You’ve heard it a hundred times, “A great manager can motivate anyone.” Hogwash.

The fact is some slackers simply don’t care and are beyond motivation.  And it’s a waste of your limited time and energy to keep trying.  If you’re sick and tired and stressed out because you’ve accepted responsibility for motivating slackers, prepare for the inevitable effects of continued frustration and emotional pain.  You’ll be exhausted, burn out and get physically ill.

Unfortunately, managers often find themselves pressured to motivate everyone.  And both they and their bosses may see these managers as failures when they can’t pull it off.  It’s time to give them a break.

To read the rest of this article from the Business First of Louisville, see: Don’t stress out trying to motivate slackers

Many slackers are like teenagers who don’t want to take out the trash or clean their rooms.  They pretend they’re not responsible or don’t know how.  They act as if there’s a debate going on between them and their managers, and they don’t have to do the work unless they like the bribe.  Slackers are sneaky, manipulative bullies.

Motivating your employees is an important part of being a good manger.  It’s also important to recognize the ones who can’t be motivated, so you don’t waste time trying to do the undoable.

If they’re not performing, let them know immediately and link consequences and rewards to performance.  You can’t make them happy enough to work hard.  If they don’t respond to praise or fear with increased productivity, let them look for a job where they’ll be appreciated for slacking.  Or, maybe, a termination will change their slacker attitude.

You’re not looking for people who require constant motivation and micromanagement.  You’re looking for people who come to you inspired and eager to face challenges, who take responsibility and who succeed.

Keeping a slacker forces good performers to pick up that slack.  You’re simply spreading the stress around so you don’t have to bear the whole burden.  That’s a poor reward for a good performer.  It’s as if you’re saying, “I can count on you so I’m going to give you a bonus of extra work.  We’re going to continue paying that underperforming slacker while you carry their slack in addition to the two jobs you already do.”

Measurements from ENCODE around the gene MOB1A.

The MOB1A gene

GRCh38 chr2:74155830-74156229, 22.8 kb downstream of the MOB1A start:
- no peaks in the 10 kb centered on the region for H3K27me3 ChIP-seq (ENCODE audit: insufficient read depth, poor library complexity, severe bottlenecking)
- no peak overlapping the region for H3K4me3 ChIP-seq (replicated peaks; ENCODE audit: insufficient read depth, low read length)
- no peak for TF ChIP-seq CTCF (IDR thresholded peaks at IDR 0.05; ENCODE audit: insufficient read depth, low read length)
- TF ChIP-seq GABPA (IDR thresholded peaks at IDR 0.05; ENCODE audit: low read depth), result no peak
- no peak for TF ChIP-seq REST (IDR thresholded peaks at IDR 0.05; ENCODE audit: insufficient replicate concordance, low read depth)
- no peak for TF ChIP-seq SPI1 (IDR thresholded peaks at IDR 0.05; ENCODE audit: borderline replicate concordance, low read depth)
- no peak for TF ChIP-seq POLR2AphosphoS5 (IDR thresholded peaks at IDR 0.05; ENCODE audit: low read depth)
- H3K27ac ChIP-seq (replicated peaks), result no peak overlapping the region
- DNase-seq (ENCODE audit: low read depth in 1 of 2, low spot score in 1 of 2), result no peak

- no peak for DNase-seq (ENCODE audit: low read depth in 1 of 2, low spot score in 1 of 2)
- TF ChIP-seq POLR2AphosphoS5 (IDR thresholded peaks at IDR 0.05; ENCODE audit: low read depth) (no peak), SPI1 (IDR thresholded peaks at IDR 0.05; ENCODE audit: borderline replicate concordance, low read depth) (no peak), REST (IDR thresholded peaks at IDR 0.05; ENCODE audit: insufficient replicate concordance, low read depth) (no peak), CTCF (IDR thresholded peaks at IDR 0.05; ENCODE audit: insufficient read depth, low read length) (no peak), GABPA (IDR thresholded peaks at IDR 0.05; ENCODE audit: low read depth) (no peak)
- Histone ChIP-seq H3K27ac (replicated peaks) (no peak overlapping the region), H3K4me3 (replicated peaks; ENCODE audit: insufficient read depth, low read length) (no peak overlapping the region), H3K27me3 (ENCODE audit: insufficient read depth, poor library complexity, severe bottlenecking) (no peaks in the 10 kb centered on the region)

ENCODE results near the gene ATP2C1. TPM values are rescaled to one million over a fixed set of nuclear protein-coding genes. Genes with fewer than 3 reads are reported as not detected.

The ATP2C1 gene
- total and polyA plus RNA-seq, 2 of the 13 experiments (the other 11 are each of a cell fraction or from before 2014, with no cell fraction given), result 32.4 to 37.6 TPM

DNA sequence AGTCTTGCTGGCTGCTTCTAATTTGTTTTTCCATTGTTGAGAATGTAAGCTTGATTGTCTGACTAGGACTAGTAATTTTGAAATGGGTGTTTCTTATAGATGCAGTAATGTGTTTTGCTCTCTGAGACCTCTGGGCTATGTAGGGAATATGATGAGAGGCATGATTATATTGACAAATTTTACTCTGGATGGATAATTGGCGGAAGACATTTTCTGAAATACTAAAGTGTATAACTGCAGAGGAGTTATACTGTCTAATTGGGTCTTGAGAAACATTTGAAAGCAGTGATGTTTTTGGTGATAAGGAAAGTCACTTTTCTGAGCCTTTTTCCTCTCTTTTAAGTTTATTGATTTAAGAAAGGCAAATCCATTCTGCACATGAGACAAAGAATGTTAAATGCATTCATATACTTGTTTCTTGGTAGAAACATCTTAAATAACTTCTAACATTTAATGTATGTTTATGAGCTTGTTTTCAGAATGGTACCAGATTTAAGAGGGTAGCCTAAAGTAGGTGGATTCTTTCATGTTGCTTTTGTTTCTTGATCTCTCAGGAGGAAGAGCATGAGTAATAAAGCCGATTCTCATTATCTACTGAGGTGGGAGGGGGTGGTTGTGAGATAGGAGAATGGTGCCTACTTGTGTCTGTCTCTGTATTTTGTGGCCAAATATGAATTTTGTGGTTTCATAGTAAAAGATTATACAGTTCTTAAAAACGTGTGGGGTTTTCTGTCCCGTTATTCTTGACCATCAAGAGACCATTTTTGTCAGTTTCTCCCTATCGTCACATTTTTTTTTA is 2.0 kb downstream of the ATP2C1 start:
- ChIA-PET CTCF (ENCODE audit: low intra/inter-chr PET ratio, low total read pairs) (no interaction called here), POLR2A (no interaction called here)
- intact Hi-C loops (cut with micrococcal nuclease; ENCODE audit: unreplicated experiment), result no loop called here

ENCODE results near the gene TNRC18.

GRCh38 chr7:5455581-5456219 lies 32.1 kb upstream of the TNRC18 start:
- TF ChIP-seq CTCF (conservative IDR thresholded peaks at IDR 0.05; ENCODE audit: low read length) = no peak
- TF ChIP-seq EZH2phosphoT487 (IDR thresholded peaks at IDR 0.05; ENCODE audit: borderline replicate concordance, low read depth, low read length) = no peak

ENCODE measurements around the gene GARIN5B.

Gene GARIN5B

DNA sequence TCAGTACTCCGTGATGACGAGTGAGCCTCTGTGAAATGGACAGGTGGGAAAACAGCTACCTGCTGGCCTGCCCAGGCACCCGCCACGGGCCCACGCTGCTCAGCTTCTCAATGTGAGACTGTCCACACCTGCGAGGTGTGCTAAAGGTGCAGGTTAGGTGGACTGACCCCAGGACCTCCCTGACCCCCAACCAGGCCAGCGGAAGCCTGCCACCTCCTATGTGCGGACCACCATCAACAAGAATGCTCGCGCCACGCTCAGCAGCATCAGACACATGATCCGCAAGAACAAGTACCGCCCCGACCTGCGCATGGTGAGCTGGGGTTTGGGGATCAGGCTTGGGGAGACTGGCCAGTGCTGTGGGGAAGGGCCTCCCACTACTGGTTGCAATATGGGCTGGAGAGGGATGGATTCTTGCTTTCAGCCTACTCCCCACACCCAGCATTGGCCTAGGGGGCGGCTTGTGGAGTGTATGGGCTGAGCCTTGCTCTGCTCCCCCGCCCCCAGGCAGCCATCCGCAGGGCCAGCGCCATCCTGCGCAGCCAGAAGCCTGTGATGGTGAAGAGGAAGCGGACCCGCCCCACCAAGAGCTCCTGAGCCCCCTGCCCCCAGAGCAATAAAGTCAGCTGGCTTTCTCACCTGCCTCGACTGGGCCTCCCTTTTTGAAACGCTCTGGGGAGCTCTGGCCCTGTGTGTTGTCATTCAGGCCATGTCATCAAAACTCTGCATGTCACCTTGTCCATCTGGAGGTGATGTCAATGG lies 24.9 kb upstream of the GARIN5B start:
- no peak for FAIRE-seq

The most dismal cases are in organizations that promote slackers to management or allow slacking managers to stay.  That  spreads slacking over a wider territory.

In the real world it’s everyone’s job, including a president or CEO, to motivate his supervisors that he’s worth keeping.  Why should it be up to your managers to motivate the slackers on your payroll?  Slackers should be working hard to motivate you to keep them.

Slackers create the same symptoms.  Performance decreases.  Behavior sinks to the lowest level tolerated.  Narcissists, incompetent, lazy, gossip, back-stabbing, manipulation, hostility, crankiness, meeting sabotage, negativity, relentless criticism, whining, complaining, cliques, turf control, toxic feuds, harassment, bullying and abuse thrive.  Power hungry bullies take power.

Don’t waste your valuable people time on slackers.  You won’t make things better being a peacemaker.  Begging, bribery, endless praise, appeasement, endless ‘second chances,’ unconditional love and the Golden Rule usually encourage more harassment, bullying and abuse.  Stop emotional bullies and stop bullying.

High standards protect everyone from unprofessional behavior.  You can learn to eliminate the high cost of low attitudes, behavior and performance.

All tactics are situational.  Expert coaching and consulting can help you create and implement a plan that fits you and your organization.